LSP is first set up.
7.4.3. Procedures for the PLR during Local Repair 6.4.3. Procedures for the PLR during Local Repair
When the PLR detects a link or/and node failure condition, it needs When the PLR detects a link or/and node failure condition, it has to
to reroute the data traffic onto the bypass tunnel and to start reroute the data traffic onto the bypass tunnel and to start sending
sending the control traffic for the protected LSP onto the bypass the control traffic for the protected LSP onto the bypass tunnel.
tunnel.
The backup tunnel is identified using the sender-template-specific The backup tunnel is identified by using the sender template-specific
method. The procedures to follow are similar to those described in method. The procedures to follow are similar to those described in
Section 7.3. Section 6.3.
- The SESSION is unchanged. - The SESSION is unchanged.
- The SESSION_ATTRIBUTE is unchanged except as follows: - The SESSION_ATTRIBUTE is unchanged except as follows: The
The "Local protection desired", "Bandwidth protection desired", "Local protection desired", "Bandwidth protection desired", and
and "Node protection desired" flags SHOULD be cleared. "Node protection desired" flags SHOULD be cleared. The "Label
The "Label recording desired" MAY be modified. recording desired" MAY be modified.
- The IPv4 (or IPv6) tunnel sender address of the SENDER_TEMPLATE - The IPv4 (or IPv6) tunnel sender address of the SENDER_TEMPLATE
is set to an address belonging to the PLR. is set to an address belonging to the PLR.
- The RSVP_HOP object MUST contain an IP source address - The RSVP_HOP object MUST contain an IP source address belonging
belonging to the PLR. Consequently, the MP will send messages to the PLR. Consequently, the MP will send messages back to the
back to the PLR using as a destination that IP address. PLR with that IP address as the destination.
- The PLR MUST generate an EXPLICIT_ROUTE object toward the - The PLR MUST generate an EXPLICIT_ROUTE object toward the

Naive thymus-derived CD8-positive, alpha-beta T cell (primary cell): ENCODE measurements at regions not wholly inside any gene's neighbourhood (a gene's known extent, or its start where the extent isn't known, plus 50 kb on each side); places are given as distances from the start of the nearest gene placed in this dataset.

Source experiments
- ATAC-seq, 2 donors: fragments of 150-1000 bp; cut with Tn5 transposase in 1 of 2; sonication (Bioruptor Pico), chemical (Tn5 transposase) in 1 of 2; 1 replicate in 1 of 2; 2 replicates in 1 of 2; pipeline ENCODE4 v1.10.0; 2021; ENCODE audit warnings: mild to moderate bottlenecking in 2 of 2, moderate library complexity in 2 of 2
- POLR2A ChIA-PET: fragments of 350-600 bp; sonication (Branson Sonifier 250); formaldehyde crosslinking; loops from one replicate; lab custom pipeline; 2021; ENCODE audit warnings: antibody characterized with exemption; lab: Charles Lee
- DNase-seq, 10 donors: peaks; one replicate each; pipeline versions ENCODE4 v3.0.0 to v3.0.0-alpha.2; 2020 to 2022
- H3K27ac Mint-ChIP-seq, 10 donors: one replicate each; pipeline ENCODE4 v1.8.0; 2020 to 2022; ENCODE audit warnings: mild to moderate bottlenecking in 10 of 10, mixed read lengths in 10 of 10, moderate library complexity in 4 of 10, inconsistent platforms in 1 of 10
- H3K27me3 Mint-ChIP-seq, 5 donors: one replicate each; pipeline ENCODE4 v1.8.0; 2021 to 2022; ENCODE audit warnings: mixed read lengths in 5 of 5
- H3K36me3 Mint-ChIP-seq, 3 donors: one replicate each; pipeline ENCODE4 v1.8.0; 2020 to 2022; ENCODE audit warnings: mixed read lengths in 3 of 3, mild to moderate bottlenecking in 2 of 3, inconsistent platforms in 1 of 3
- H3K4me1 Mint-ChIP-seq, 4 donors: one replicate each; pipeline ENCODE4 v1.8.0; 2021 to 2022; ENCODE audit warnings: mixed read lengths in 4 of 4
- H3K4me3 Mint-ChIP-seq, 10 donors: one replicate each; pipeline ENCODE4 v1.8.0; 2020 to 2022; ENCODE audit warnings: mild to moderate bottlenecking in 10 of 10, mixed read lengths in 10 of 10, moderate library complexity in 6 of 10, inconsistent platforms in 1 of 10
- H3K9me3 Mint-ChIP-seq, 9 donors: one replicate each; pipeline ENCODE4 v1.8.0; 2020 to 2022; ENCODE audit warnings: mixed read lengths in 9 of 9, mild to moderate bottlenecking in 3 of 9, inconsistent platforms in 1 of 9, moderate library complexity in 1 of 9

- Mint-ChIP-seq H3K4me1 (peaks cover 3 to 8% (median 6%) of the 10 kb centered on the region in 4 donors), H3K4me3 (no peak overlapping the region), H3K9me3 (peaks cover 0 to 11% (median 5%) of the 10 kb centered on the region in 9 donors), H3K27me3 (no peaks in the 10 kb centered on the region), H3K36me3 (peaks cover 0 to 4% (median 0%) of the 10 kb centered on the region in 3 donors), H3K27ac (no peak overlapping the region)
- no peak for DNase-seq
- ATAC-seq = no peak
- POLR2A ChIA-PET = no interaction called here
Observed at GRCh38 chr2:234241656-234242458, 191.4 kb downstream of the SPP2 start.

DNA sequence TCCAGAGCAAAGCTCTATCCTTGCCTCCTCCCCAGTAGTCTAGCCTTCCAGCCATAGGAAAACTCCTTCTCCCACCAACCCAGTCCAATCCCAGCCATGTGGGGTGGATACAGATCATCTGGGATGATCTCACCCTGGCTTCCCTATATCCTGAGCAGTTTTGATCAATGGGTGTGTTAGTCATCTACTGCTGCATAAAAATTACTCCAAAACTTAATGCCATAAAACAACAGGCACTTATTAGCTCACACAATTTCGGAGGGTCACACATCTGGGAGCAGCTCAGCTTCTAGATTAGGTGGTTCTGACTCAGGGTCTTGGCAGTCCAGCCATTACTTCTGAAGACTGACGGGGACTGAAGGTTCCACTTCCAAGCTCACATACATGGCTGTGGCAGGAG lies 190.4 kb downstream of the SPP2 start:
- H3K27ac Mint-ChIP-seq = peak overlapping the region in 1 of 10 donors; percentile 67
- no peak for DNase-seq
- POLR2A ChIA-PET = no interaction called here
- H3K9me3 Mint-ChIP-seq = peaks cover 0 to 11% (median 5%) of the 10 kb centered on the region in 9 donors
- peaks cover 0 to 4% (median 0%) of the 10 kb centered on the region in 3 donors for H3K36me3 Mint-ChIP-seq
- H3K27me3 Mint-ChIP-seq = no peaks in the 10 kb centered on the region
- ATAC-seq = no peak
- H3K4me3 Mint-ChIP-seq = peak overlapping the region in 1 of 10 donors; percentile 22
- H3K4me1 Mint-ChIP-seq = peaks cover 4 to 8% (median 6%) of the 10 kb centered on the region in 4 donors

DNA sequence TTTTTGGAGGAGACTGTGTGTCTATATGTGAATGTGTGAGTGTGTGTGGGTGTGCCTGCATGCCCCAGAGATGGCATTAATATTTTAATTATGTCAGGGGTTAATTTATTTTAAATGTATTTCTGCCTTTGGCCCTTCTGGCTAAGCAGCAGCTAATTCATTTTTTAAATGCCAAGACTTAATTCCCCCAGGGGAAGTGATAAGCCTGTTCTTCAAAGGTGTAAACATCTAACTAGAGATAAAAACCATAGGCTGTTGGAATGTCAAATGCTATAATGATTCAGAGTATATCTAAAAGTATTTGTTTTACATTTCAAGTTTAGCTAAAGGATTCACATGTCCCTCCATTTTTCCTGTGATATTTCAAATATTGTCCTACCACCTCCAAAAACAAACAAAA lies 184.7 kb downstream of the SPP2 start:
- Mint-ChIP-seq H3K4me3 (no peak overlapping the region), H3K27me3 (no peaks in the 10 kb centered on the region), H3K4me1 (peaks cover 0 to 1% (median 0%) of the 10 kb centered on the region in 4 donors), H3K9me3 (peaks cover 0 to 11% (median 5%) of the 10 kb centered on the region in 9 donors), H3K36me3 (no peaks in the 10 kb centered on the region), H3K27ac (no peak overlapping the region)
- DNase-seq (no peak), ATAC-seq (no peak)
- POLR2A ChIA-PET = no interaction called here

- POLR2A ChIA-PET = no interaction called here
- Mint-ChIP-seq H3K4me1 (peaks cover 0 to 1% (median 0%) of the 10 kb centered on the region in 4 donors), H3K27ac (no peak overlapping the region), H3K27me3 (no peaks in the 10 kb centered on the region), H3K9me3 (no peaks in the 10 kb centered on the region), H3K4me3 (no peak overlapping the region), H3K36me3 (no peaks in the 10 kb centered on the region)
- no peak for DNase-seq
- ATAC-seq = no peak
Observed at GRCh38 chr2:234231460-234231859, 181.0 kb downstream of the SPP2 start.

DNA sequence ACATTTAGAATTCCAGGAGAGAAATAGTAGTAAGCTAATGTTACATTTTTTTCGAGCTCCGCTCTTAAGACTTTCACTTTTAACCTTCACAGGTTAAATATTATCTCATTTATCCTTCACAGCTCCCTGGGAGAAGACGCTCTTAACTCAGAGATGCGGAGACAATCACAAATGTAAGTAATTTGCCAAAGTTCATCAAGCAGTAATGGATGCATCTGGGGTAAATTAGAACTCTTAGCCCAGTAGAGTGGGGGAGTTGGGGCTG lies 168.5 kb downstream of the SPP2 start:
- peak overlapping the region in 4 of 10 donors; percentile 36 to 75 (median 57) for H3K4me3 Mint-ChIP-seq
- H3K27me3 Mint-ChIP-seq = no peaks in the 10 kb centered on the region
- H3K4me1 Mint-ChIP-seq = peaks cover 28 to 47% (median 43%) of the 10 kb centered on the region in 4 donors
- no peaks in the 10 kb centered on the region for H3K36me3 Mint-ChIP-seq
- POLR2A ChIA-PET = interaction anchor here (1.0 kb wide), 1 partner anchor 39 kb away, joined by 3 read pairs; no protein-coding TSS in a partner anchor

egress. Detailed ERO processing is described below. egress. Detailed ERO processing is described below.
- The RRO object may need to be updated, as described in Section - The RRO object may have to be updated as described in Section
7.5. 6.5.
The PLR sends Path, PathTear, and ResvConf messages via the backup The PLR sends Path, PathTear, and ResvConf messages via the backup
tunnel. The MP sends Resv, ResvTear, and PathErr messages by tunnel. The MP sends Resv, ResvTear, and PathErr messages by sending
directly addressing them to the address in the RSVP_HOP object them directly to the address in the RSVP_HOP object, as specified in
contents as specified in [RSVP]. [RSVP].
If it is necessary to signal the backup prior to failure to If it is necessary to signal the backup prior to failure to determine
determine the MP label to use, then the same Path message is sent. the MP label to use, then the same Path message is sent. In this
In this case, the PLR SHOULD continue to send Path messages for the case, the PLR SHOULD continue to send Path messages for the protected
protected LSP along the normal route. PathTear messages should be LSP along the normal route. PathTear messages should be duplicated,
duplicated, with one sent along the normal route and one sent thru with one sent along the normal route and one sent through the bypass
the bypass tunnel. The MP should duplicate the Resv and ResvTear tunnel. The MP should duplicate the Resv and ResvTear messages and
messages and sent them to both the PLR and the LSR indicated by the send them to both the PLR and the LSR indicated by the protected
protected LSP's RSVP_HOP object. LSP's RSVP_HOP object.